Media Lifeline: Online sports rights

From football to cricket, online offers another outlet for armchair sports fans.

March 2006: As England's elite football division, the Premier League, gears up to auction a new package of live rights for the period 2007-10, its chief executive, Richard Scudamore, reveals that packages will be offered on a "technologically neutral" basis for the first time. This, he suggests, opens up the possibility of some matches being streamed exclusively over the internet in the future.

September 2009: This doesn't immediately materialise - though there's noise from mobile operators looking for apps. In football, they pursue highlights packages, but in September 2009, Five TV offers iPhone users the chance to watch live Europa League matches for £3.99.

October 2009: The Ukraine v England Fifa World Cup qualifier becomes the UK's first competitive football match to be streamed exclusively over the internet. The cost is £4.99 in advance rising to £11.99 just before kick-off. Rights to the game had become available following the collapse of Setanta and mainstream broadcasters failing to make realistic bids - perhaps due to its 5.15pm kick-off.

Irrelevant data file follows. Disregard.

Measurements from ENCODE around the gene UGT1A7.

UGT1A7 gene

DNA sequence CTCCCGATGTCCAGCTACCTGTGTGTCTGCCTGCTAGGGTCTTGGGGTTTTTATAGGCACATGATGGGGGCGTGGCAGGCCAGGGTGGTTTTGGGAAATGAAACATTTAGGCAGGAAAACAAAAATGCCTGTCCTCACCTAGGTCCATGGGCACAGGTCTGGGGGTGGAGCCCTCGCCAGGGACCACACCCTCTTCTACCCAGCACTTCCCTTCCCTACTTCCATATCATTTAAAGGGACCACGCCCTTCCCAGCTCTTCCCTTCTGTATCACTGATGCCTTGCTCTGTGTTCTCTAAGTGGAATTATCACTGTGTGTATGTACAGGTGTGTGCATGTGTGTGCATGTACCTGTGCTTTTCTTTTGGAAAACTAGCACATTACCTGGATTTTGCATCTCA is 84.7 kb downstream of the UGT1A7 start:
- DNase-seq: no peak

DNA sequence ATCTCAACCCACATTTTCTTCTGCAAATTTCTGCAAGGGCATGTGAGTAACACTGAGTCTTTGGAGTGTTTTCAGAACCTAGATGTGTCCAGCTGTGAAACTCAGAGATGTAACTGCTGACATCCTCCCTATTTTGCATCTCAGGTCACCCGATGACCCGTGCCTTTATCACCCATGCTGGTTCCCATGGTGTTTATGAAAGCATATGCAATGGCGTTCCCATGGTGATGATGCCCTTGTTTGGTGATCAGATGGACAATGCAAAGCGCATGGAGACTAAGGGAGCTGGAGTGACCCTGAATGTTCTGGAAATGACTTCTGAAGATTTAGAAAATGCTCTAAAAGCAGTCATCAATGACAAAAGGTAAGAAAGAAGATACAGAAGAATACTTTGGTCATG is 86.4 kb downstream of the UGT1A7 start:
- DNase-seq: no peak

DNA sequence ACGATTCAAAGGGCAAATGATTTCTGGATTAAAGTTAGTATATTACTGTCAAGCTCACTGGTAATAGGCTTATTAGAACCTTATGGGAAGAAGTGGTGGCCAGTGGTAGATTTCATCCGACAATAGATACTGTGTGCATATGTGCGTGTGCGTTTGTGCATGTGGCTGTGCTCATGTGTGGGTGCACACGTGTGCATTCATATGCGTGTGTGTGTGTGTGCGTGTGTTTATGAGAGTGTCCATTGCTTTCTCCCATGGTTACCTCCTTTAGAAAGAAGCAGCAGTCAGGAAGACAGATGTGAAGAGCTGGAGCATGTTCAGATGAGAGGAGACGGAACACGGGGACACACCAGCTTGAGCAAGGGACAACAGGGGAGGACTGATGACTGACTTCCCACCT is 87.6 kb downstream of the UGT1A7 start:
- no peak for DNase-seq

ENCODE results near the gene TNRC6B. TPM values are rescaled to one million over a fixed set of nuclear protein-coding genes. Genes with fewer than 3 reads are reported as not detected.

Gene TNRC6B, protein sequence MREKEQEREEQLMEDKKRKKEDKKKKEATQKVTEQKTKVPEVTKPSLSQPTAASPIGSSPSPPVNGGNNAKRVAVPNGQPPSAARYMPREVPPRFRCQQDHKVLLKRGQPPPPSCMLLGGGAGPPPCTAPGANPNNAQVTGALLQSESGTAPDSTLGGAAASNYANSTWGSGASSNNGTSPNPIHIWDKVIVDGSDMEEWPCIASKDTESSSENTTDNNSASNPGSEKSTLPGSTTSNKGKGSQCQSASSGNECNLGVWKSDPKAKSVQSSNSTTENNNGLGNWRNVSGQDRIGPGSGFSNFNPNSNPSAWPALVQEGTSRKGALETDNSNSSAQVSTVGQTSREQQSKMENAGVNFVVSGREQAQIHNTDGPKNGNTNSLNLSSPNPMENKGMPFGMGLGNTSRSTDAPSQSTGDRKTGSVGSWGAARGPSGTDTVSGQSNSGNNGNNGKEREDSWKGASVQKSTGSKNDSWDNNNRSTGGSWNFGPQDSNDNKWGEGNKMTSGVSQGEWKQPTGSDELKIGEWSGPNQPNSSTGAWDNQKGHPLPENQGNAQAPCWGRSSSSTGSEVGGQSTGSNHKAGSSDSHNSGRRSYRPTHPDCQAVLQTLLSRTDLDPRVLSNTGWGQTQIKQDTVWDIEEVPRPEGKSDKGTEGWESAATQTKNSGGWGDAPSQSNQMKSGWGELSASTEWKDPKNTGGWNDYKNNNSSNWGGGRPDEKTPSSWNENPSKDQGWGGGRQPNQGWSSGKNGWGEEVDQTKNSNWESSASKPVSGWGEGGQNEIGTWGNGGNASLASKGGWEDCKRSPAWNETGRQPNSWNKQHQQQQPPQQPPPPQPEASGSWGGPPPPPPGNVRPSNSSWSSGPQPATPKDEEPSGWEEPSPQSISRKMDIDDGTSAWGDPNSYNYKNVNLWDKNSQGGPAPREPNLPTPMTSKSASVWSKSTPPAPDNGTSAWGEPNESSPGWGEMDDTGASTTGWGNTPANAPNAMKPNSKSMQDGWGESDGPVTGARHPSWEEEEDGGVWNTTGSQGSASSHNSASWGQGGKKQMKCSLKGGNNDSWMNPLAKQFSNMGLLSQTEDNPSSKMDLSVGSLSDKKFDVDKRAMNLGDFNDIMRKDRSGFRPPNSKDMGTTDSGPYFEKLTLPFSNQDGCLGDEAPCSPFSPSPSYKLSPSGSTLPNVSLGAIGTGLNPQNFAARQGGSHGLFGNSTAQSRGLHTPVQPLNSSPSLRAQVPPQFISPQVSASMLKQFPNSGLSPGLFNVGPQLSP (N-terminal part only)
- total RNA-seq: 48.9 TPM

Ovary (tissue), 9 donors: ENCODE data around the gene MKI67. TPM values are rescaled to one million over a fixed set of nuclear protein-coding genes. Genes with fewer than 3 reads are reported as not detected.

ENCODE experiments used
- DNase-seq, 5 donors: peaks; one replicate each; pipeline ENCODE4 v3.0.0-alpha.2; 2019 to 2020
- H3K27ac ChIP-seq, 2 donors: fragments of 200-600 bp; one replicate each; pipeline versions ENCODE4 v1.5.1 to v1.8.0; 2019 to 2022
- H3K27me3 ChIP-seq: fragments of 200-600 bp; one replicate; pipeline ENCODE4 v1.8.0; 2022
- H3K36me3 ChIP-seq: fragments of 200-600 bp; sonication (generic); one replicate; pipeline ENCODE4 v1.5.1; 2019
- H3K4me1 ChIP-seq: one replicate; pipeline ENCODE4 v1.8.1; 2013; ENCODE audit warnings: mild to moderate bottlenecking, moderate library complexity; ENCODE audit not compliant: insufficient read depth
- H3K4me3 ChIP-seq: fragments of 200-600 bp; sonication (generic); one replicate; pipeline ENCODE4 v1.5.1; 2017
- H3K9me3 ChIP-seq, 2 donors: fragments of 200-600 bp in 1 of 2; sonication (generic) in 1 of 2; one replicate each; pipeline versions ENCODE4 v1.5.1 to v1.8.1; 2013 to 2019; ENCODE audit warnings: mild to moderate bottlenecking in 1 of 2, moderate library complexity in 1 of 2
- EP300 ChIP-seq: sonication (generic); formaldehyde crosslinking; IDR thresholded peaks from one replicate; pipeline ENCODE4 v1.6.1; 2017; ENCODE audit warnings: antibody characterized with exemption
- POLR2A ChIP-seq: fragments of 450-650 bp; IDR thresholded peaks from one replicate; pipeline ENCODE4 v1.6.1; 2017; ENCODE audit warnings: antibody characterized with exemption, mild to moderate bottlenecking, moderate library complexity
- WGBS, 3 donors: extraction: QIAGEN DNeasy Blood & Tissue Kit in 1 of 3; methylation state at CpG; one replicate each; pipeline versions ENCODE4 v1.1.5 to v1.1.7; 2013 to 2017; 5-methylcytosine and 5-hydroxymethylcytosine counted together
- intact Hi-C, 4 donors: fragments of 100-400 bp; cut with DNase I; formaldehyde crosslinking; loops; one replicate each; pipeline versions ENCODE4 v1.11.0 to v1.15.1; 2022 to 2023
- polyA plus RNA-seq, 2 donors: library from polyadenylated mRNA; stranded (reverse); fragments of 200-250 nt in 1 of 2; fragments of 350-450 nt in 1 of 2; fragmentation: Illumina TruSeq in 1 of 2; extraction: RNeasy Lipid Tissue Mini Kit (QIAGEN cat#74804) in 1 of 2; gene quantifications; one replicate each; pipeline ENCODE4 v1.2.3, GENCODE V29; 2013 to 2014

January 2010: YouTube announces a deal to stream Indian Premier League cricket matches live in all territories across the globe apart from the US. The move surprises broadcasters around the world - some of whom have paid for TV rights, believing they have exclusive deals.

April 2010: Yahoo! gets in on the act, revealing it has acquired exclusive UK rights (previously held by Virgin Media) for internet distribution of Premier League highlights. It will offer five-minute edits of every single game - and the Yahoo! chief executive, Carol Bartz, says that "snack-sized" videos have worked well in the US, where the company has similar arrangements in place for basketball and ice hockey games.

Fast forward ...

August 2010: But now, like a wayward Wayne Rooney goal attempt, the shot really does hit the fan. As the new season gets under way, a group of the leading English clubs announce that they want the live internet rights of their games split out from any future auctions - and they intend to launch their own "digital season ticket" packages. BSkyB is furious, warning the clubs that they risk undermining the whole broadcast rights economy.